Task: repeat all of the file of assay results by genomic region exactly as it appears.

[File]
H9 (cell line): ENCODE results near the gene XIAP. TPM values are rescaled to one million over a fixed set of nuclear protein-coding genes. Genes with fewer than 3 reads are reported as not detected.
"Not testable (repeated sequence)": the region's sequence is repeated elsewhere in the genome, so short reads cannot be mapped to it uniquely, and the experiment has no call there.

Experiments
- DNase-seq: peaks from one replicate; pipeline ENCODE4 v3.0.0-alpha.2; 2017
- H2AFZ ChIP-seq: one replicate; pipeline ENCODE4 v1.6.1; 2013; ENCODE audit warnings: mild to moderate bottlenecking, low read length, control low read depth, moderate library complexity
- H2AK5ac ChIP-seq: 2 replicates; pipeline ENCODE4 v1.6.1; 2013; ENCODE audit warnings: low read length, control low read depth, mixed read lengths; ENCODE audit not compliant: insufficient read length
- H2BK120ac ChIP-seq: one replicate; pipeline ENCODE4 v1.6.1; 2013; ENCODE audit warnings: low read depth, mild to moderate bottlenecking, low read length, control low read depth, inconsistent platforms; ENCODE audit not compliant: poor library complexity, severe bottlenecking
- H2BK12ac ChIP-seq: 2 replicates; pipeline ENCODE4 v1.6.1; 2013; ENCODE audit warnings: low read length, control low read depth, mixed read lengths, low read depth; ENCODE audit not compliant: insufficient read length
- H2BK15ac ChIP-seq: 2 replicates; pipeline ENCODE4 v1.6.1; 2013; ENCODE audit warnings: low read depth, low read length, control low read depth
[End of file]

H9 (cell line): ENCODE results near the gene XIAP. TPM values are rescaled to one million over a fixed set of nuclear protein-coding genes. Genes with fewer than 3 reads are reported as not detected.
"Not testable (repeated sequence)": the region's sequence is repeated elsewhere in the genome, so short reads cannot be mapped to it uniquely, and the experiment has no call there.

Experiments
- DNase-seq: peaks from one replicate; pipeline ENCODE4 v3.0.0-alpha.2; 2017
- H2AFZ ChIP-seq: one replicate; pipeline ENCODE4 v1.6.1; 2013; ENCODE audit warnings: mild to moderate bottlenecking, low read length, control low read depth, moderate library complexity
- H2AK5ac ChIP-seq: 2 replicates; pipeline ENCODE4 v1.6.1; 2013; ENCODE audit warnings: low read length, control low read depth, mixed read lengths; ENCODE audit not compliant: insufficient read length
- H2BK120ac ChIP-seq: one replicate; pipeline ENCODE4 v1.6.1; 2013; ENCODE audit warnings: low read depth, mild to moderate bottlenecking, low read length, control low read depth, inconsistent platforms; ENCODE audit not compliant: poor library complexity, severe bottlenecking
- H2BK12ac ChIP-seq: 2 replicates; pipeline ENCODE4 v1.6.1; 2013; ENCODE audit warnings: low read length, control low read depth, mixed read lengths, low read depth; ENCODE audit not compliant: insufficient read length
- H2BK15ac ChIP-seq: 2 replicates; pipeline ENCODE4 v1.6.1; 2013; ENCODE audit warnings: low read depth, low read length, control low read depth